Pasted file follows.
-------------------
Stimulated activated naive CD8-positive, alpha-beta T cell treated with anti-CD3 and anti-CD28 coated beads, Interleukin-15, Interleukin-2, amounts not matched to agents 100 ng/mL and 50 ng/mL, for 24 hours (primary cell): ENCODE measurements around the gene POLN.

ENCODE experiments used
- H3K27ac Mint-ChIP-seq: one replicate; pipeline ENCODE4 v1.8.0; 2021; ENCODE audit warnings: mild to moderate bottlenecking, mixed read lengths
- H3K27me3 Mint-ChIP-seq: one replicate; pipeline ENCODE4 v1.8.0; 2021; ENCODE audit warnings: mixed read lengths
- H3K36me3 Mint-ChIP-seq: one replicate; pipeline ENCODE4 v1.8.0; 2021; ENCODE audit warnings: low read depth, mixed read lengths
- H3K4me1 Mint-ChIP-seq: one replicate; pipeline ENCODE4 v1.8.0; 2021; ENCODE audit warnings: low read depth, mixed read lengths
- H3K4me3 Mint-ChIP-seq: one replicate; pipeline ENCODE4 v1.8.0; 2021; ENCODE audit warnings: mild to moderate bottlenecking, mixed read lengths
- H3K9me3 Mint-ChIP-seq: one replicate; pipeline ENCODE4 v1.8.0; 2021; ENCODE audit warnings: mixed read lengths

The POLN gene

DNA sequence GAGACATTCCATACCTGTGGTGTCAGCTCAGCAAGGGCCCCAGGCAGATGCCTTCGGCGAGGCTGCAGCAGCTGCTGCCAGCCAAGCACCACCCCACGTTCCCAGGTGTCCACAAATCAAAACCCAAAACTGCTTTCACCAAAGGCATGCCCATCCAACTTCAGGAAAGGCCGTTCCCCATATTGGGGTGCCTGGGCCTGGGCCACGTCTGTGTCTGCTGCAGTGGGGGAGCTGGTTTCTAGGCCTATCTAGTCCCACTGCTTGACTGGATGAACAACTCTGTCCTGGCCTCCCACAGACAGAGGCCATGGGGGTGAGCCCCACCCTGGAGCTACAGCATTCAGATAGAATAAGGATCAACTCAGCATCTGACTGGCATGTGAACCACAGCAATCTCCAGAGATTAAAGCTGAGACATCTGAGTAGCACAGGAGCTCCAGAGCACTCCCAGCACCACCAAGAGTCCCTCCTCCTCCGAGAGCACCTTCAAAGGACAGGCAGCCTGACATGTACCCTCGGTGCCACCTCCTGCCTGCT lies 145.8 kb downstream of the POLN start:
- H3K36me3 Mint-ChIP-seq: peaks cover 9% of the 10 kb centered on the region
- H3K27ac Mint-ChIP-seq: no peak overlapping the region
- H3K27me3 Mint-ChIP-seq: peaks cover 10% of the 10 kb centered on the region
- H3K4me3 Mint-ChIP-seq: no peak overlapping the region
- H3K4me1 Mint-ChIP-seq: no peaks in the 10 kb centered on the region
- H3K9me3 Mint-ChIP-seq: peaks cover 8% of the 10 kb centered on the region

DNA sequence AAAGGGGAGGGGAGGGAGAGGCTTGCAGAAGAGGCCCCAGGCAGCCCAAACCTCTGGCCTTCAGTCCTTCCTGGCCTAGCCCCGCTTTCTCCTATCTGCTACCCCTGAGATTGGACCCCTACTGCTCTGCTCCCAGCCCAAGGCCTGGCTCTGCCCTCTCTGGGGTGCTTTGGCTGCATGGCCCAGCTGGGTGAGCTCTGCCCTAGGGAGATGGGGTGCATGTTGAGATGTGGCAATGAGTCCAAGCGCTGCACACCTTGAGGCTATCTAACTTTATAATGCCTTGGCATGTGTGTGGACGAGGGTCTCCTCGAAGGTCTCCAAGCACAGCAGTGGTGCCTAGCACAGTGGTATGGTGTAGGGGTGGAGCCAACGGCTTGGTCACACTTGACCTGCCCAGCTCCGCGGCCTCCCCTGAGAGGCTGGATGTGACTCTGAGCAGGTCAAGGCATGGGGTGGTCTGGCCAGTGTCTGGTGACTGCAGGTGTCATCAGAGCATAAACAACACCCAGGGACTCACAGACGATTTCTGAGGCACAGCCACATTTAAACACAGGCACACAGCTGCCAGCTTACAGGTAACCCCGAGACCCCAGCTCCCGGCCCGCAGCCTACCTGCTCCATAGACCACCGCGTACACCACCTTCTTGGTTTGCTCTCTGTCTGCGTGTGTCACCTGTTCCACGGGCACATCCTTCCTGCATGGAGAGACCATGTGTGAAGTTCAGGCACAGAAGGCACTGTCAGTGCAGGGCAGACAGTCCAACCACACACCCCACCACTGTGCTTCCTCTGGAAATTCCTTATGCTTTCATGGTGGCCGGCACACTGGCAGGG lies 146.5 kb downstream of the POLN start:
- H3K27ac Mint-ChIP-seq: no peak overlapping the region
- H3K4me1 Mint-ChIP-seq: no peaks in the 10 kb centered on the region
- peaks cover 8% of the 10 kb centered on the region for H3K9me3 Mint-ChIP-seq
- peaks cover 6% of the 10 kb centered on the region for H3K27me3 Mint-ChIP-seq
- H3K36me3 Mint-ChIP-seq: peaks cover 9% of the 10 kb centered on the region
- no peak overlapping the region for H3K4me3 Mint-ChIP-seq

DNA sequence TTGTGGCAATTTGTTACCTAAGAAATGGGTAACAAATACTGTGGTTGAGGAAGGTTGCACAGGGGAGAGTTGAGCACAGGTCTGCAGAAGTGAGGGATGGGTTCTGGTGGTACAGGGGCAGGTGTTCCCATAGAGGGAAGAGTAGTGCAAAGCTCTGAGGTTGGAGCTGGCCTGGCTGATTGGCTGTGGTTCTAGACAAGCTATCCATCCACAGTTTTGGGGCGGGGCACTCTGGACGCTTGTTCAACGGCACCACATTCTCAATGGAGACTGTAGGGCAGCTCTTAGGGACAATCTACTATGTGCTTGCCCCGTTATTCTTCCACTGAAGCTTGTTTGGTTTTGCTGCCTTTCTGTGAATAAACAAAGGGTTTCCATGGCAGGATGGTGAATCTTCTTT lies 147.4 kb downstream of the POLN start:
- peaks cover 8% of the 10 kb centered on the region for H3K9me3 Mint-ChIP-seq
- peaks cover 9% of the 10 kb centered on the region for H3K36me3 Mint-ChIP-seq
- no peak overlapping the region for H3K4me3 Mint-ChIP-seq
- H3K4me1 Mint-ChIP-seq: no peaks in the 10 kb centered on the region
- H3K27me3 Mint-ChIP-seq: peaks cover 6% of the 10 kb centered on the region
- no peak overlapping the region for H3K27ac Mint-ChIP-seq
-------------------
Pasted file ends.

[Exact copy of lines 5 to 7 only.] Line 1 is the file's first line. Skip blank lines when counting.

- H3K36me3 Mint-ChIP-seq: one replicate; pipeline ENCODE4 v1.8.0; 2021; ENCODE audit warnings: low read depth, mixed read lengths
- H3K4me1 Mint-ChIP-seq: one replicate; pipeline ENCODE4 v1.8.0; 2021; ENCODE audit warnings: low read depth, mixed read lengths
- H3K4me3 Mint-ChIP-seq: one replicate; pipeline ENCODE4 v1.8.0; 2021; ENCODE audit warnings: mild to moderate bottlenecking, mixed read lengths